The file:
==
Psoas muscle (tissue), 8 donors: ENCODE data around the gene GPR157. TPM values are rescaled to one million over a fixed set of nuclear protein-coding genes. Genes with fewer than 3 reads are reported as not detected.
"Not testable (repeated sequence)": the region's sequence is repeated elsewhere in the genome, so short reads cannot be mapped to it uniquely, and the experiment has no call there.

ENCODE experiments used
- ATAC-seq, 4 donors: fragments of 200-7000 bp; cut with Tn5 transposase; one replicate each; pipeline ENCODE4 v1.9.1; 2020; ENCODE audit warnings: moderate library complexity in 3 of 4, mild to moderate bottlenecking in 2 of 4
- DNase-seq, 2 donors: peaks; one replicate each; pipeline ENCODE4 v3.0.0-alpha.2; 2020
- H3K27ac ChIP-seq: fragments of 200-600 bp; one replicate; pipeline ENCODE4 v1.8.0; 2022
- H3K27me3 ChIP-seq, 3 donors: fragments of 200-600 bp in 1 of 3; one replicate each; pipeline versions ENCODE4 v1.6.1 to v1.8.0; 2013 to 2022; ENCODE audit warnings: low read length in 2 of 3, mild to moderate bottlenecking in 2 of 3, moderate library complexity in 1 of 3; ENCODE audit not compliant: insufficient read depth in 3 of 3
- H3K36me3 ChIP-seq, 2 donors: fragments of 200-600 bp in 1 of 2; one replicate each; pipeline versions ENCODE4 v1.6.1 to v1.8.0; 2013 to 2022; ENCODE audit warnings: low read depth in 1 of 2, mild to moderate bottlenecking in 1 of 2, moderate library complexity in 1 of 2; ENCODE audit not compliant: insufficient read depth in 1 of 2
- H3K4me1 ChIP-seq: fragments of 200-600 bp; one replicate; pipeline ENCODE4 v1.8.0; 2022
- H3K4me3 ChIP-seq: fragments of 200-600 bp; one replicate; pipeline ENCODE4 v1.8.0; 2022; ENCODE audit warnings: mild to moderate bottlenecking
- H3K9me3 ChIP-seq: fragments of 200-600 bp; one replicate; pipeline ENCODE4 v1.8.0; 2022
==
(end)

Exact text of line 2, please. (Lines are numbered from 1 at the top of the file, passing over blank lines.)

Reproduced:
"Not testable (repeated sequence)": the region's sequence is repeated elsewhere in the genome, so short reads cannot be mapped to it uniquely, and the experiment has no call there.